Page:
“There’s a limit to what we can do from a regulatory side, because our job as a board is fairly narrow, but we can show vocal support and leadership, and if we see something we can do that can help, we can consider it, or make suggestions to the legislature,” Barley explains.
In fact, the Senate Ag Committee encouraged Barley and Hardbarger to do just that during their confirmation hearing. Senators said they wanted to keep dialog going and see ‘marketing’ put back into the meaning of the Milk Marketing Board.
Barley sees real opportunity in Pennsylvania. And while the multi-part Pennsylvania Dairy Study shows the Keystone state as a good bet for new processing, he realizes new plants are costly, and attracting a new processing plant will take time.
“We are competing with other states that may have more incentives or more sites, but we have the milk and the infrastructure and the quality and the people, and we can overcome some of those challenges by looking at new opportunities with existing plants,” he suggests.
Discussions are already happening with existing fluid milk plants in the industry around ideas for expansion associated with re-tooling and innovation.
“The normal market for fluid milk is not expanding, but maybe we can offer other ways for consumers to enjoy milk,” says Barley. Working with businesses already located in Pennsylvania, with a commitment here, could be a less expensive and faster course of action to get accomplished versus attracting a new plant or new business to the state.
That’s how Barley thinks. He thinks in terms of opportunities and how to capitalize on them, and in these new roles, he is using those skills to strengthen an industry he cares about and bring that to the farm level.
“I’m excited to finally see some good things happening in dairy,” he cites the recent University of Texas Health Science Center published July 11 in the American Journal of Clinical Nutrition. It shows the clear health benefits of enjoying full-fat dairy products and whole milk. Barley is also is encouraged by FDA’s recent move to look at what actually is milk.
“Consumption of most dairy products is good, but we are losing fluid demand. With some of the good things beginning to happen, we have this opportunity right now,” says Barley. “All we ever heard for decades is that eggs are bad for us, and now they’re recommending two eggs a day. I see this happening with science supporting dairy.”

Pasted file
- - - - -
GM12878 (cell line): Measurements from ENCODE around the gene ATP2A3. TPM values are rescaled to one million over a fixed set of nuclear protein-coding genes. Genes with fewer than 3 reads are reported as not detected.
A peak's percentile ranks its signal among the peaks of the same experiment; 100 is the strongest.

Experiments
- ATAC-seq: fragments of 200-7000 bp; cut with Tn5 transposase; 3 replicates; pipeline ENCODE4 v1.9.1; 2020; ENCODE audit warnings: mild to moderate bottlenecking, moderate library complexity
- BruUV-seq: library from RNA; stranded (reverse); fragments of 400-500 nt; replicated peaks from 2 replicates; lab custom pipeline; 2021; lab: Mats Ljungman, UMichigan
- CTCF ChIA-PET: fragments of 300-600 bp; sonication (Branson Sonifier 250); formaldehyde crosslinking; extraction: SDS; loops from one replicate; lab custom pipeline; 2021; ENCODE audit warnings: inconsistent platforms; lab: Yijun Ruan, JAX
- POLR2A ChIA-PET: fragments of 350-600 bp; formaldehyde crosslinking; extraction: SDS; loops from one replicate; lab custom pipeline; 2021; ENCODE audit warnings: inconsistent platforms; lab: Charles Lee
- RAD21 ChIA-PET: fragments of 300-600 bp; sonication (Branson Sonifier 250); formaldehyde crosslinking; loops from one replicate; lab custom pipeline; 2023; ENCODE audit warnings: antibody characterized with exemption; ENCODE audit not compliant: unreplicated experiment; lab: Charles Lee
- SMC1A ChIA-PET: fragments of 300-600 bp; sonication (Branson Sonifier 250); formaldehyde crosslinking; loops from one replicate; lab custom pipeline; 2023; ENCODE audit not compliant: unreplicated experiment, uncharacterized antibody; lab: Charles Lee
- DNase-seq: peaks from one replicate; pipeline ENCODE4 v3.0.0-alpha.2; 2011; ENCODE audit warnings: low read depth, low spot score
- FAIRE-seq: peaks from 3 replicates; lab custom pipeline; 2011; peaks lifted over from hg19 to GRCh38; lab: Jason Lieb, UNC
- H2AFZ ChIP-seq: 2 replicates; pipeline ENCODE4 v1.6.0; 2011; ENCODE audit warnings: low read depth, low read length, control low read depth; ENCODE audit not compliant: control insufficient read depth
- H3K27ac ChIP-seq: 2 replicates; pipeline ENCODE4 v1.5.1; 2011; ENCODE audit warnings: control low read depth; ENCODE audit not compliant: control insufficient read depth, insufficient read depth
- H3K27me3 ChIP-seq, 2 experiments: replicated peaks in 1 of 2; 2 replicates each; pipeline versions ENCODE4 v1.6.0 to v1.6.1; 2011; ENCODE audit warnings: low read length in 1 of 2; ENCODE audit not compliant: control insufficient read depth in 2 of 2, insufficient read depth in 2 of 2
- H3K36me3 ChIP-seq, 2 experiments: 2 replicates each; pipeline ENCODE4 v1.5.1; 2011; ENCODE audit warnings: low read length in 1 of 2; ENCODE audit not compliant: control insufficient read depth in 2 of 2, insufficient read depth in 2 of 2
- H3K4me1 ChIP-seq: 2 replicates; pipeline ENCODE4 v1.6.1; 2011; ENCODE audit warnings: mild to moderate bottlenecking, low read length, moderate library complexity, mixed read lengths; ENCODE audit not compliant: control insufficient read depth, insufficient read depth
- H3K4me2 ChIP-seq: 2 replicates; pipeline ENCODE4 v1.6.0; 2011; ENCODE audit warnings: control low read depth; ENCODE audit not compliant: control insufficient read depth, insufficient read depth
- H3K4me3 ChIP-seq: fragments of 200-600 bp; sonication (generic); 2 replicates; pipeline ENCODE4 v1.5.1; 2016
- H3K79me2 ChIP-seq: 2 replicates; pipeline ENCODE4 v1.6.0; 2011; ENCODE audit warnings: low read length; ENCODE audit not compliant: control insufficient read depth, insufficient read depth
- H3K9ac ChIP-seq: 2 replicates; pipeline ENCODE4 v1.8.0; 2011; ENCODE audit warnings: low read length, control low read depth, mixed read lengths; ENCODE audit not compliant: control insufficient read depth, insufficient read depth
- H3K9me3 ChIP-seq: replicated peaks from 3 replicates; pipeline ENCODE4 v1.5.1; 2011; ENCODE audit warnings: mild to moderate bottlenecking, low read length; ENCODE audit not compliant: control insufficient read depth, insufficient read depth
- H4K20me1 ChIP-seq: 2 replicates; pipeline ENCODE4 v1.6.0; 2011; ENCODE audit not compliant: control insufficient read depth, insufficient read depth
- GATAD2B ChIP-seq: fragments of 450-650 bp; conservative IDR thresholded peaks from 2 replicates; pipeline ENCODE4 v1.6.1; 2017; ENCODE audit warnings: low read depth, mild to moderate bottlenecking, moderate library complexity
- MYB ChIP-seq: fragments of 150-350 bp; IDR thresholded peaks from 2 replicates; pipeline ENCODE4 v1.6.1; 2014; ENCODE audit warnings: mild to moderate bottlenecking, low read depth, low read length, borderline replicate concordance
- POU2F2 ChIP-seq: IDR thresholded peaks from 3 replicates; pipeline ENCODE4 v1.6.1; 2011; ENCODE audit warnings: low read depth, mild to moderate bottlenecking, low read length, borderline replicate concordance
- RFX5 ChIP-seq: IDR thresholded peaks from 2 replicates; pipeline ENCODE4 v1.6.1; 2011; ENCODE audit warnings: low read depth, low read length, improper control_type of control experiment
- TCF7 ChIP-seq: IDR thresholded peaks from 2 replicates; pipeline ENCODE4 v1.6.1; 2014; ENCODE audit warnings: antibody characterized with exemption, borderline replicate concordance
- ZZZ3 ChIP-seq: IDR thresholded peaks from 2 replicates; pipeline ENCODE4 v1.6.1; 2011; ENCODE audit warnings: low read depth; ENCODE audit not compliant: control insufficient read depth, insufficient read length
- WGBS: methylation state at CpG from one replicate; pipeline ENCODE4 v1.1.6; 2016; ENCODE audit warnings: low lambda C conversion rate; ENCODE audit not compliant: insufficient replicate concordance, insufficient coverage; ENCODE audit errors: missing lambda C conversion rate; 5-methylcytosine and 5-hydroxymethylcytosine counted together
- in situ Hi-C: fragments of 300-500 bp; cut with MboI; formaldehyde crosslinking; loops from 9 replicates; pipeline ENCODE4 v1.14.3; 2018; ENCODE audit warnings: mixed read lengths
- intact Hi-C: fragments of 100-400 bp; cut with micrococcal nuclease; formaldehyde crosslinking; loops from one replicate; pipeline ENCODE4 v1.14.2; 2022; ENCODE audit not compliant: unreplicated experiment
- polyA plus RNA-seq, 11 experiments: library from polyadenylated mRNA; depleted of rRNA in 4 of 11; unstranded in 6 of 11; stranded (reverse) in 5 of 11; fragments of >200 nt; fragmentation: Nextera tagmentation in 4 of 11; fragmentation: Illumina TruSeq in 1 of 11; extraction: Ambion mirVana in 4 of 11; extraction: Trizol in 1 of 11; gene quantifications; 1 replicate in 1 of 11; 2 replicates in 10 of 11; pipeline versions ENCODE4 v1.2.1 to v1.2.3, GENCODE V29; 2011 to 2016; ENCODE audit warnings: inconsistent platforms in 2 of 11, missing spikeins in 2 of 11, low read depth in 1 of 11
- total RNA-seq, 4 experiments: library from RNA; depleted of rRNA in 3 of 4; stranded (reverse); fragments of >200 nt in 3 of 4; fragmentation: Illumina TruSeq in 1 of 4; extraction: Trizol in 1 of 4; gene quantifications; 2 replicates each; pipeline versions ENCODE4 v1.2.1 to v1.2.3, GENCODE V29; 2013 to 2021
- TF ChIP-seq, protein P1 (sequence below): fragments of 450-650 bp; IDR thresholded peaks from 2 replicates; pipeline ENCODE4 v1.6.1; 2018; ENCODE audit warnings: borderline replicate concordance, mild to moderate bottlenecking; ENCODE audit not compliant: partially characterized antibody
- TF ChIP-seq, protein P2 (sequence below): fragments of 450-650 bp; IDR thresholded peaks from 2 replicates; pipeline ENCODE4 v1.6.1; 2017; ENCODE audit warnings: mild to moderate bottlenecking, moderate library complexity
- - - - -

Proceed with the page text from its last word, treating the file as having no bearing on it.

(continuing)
Barley looks forward to his first MilkPEP board meeting in Boston in August. Of that separate and voluntary, unpaid promotion board seat, he says “I’m looking to bring the farmer perspective.”
Of the PMMB chairmanship, Barley acknowledges that, “There are hurdles in the current system, and we’re finding out what the board can do, where we fit as the state looks at dairy processing and economic development and in what ways we can encourage innovation to increase demand.”
In both appointments, Barley is focused on fluid milk demand. Pure and simple, he considers it job number one. His bottom line is that doing the right thing is something no one should be afraid of.
“That’s really what I want to see — and what farmers want to see, and what everyone wants to see — is that fluid milk demand to increase. If everyone working on it can start bringing it back, that will help the profit margins the whole way through the chain,” he says. “If we continue to have fluid milk demand being destroyed, nothing will save our industry.”
As the board and staff engage with farmers, cooperatives, processors, retailers, and even consumers, Barley stresses that, “We want to hear as many ideas and meet with as many folks as possible. There’s more agreement in this industry than most people think.”
RobBarley photo caption
Rob Barley at Star Rock Farms, where he is in partnership with his brother Tom and cousin Abe in the diversified dairy, crop and livestock business. As the new chairman of the Pennsylvania Milk Marketing Board (PMMB), and first dairy farmer recently appointed to an at-large seat on the National Fluid Milk Processors Promotion Board, he hopes to help make fluid milk demand job number one. “That’s really what I want to see — and what farmers want to see, and what everyone wants to see — is that fluid milk demand to increase. If everyone working on it can start bringing it back, that will help the profit margins the whole way through the chain. If we continue to have fluid milk demand being destroyed, nothing will save our industry.” Photo by Sherry Bunting
A story interview with the new PMMB consumer representative, Dr. Carol Hardbarger, appears in Friday’s Sept. 7 Farmshine, beginning on page 3. This one will also be posted at this blog in the future.